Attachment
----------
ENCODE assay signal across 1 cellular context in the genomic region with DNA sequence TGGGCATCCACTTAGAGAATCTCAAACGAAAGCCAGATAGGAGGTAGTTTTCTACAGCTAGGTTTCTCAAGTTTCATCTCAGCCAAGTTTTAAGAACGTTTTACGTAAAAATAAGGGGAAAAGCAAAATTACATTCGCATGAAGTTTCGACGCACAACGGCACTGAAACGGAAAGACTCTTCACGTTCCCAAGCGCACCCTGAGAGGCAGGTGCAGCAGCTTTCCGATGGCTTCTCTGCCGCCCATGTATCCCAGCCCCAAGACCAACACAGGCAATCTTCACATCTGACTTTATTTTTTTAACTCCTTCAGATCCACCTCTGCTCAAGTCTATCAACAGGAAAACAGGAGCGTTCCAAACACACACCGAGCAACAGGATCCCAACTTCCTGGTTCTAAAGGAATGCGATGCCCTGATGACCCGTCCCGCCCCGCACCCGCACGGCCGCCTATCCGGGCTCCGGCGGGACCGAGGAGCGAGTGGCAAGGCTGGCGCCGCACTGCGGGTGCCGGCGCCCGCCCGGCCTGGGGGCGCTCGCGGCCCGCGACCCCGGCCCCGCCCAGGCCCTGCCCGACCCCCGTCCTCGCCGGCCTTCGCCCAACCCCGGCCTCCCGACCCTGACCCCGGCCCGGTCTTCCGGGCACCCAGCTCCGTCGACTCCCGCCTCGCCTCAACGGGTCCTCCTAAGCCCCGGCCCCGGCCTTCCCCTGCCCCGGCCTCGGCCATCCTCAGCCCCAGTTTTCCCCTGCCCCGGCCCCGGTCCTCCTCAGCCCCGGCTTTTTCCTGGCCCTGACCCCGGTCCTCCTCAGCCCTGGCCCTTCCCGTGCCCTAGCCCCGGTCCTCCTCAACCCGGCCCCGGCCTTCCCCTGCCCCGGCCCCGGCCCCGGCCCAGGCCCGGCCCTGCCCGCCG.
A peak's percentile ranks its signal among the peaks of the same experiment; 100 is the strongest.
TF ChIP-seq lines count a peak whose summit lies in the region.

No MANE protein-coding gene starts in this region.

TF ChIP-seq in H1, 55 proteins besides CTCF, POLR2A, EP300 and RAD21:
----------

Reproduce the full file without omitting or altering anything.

ENCODE assay signal across 1 cellular context in the genomic region with DNA sequence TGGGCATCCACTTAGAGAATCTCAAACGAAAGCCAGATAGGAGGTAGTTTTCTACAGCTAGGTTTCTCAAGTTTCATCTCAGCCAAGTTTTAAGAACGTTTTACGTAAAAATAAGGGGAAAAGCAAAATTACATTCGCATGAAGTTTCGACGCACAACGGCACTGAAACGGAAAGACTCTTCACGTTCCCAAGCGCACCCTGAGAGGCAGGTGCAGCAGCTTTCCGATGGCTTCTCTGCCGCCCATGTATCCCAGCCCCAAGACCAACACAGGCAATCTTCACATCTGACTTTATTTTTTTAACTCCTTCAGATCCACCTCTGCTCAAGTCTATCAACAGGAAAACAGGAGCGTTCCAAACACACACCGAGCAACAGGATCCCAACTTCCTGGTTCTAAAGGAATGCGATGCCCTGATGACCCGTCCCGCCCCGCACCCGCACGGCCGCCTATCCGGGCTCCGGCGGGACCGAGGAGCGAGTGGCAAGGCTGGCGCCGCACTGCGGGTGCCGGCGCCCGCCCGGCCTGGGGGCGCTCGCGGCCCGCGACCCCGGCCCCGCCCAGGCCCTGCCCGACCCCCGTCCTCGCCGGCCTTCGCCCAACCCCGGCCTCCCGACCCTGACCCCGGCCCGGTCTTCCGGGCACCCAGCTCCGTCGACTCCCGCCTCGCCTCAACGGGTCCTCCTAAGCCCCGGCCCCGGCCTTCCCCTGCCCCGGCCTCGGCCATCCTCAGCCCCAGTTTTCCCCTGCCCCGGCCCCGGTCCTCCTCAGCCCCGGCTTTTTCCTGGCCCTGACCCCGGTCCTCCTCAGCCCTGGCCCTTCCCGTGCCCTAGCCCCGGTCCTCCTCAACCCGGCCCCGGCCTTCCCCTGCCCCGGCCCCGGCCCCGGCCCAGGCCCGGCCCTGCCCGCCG.
A peak's percentile ranks its signal among the peaks of the same experiment; 100 is the strongest.
TF ChIP-seq lines count a peak whose summit lies in the region.

No MANE protein-coding gene starts in this region.

TF ChIP-seq in H1, 55 proteins besides CTCF, POLR2A, EP300 and RAD21: